Yet another thing I have always felt to be true that is now backed up by statistics. 

Courtesy of NBC News:

A close read of history reveals that we white Christians have not just been complacent or complicit; rather, as the nation’s dominant cultural power, we have constructed and sustained a project of perpetuating white supremacy that has framed the entire American story. The legacy of this unholy union still lives in the DNA of white Christianity today — and not just among white evangelical Protestants in the South, but also among white mainline Protestants in the Midwest and white Catholics in the Northeast.

For more than two decades, I’ve studied the attitudes of religiously affiliated Americans across the country. And year over year, in question after question in public opinion polls, a clear pattern has emerged: White Christians are consistently more likely than whites who are religiously unaffiliated to deny the existence of structural racism.

For example, surveys conducted by PRRI in 2018 found that white Christians — including evangelical Protestants, mainline Protestants and Catholics — are nearly twice as likely as religiously unaffiliated whites to say the killings of Black men by police are isolated incidents rather than part of a pattern of how police treat African Americans.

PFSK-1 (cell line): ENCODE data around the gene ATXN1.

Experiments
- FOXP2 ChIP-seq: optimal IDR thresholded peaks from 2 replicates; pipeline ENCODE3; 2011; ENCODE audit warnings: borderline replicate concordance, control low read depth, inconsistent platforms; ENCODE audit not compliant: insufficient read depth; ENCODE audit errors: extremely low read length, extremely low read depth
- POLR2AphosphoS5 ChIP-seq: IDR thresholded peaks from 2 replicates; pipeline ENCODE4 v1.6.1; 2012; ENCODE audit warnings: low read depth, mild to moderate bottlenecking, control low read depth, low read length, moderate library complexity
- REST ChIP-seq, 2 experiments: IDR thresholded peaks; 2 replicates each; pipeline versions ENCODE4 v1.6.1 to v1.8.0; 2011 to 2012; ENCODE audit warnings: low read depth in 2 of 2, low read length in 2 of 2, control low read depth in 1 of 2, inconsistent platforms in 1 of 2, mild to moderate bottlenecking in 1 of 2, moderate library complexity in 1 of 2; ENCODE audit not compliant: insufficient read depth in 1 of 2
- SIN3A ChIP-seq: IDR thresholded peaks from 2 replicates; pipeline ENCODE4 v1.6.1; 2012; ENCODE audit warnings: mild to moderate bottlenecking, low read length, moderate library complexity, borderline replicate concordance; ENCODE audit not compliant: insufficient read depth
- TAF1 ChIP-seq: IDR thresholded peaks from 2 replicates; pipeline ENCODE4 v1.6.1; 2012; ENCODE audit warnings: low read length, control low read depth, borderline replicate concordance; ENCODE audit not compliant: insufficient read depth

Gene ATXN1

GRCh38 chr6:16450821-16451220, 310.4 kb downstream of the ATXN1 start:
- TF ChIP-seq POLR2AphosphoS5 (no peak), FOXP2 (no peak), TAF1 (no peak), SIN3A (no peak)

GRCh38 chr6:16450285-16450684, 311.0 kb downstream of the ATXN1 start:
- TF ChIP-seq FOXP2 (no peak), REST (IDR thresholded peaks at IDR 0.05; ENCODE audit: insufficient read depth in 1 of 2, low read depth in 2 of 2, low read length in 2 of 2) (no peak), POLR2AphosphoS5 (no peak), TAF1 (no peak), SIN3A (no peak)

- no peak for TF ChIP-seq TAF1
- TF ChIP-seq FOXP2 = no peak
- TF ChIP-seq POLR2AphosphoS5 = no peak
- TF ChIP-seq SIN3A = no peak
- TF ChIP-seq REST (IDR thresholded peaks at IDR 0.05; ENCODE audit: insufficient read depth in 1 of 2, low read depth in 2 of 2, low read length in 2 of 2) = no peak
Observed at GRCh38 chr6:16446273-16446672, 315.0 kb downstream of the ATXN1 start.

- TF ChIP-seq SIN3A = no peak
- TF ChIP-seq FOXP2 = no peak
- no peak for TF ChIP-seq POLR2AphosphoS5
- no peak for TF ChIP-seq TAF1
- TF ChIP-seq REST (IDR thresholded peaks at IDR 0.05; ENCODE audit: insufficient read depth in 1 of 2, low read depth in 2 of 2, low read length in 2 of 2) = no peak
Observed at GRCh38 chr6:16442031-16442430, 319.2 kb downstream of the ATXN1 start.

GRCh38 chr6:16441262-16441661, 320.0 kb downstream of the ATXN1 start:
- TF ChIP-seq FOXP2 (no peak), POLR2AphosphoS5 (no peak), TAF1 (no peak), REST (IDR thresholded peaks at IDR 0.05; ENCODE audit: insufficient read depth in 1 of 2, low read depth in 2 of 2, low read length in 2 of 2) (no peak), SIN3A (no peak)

And white Christians are about 30 percentage points more likely to say monuments to Confederate soldiers are symbols of Southern pride rather than symbols of racism. White Christians are also about 20 percentage points more likely to disagree with this statement: “Generations of slavery and discrimination have created conditions that make it difficult for Blacks to work their way out of the lower class.” And these trends generally persist even in the wake of the recent protests for racial justice.

This is in no way surprising as religion has often offered a kind of camouflage for outdated and prejudicial thinking. 

I would go on to suggest that white male Christians are also more misogynist than the non-religious, more likely to be xenophobic, and more dismissive of the religious beliefs of others who do not attend their church. 

All in all the non-religious are more welcoming of others, more open-minded, and less overtly hostile to opposite points of view than white male Christians. 

That may not have been 100% supported by this article, but trust me, it’s true.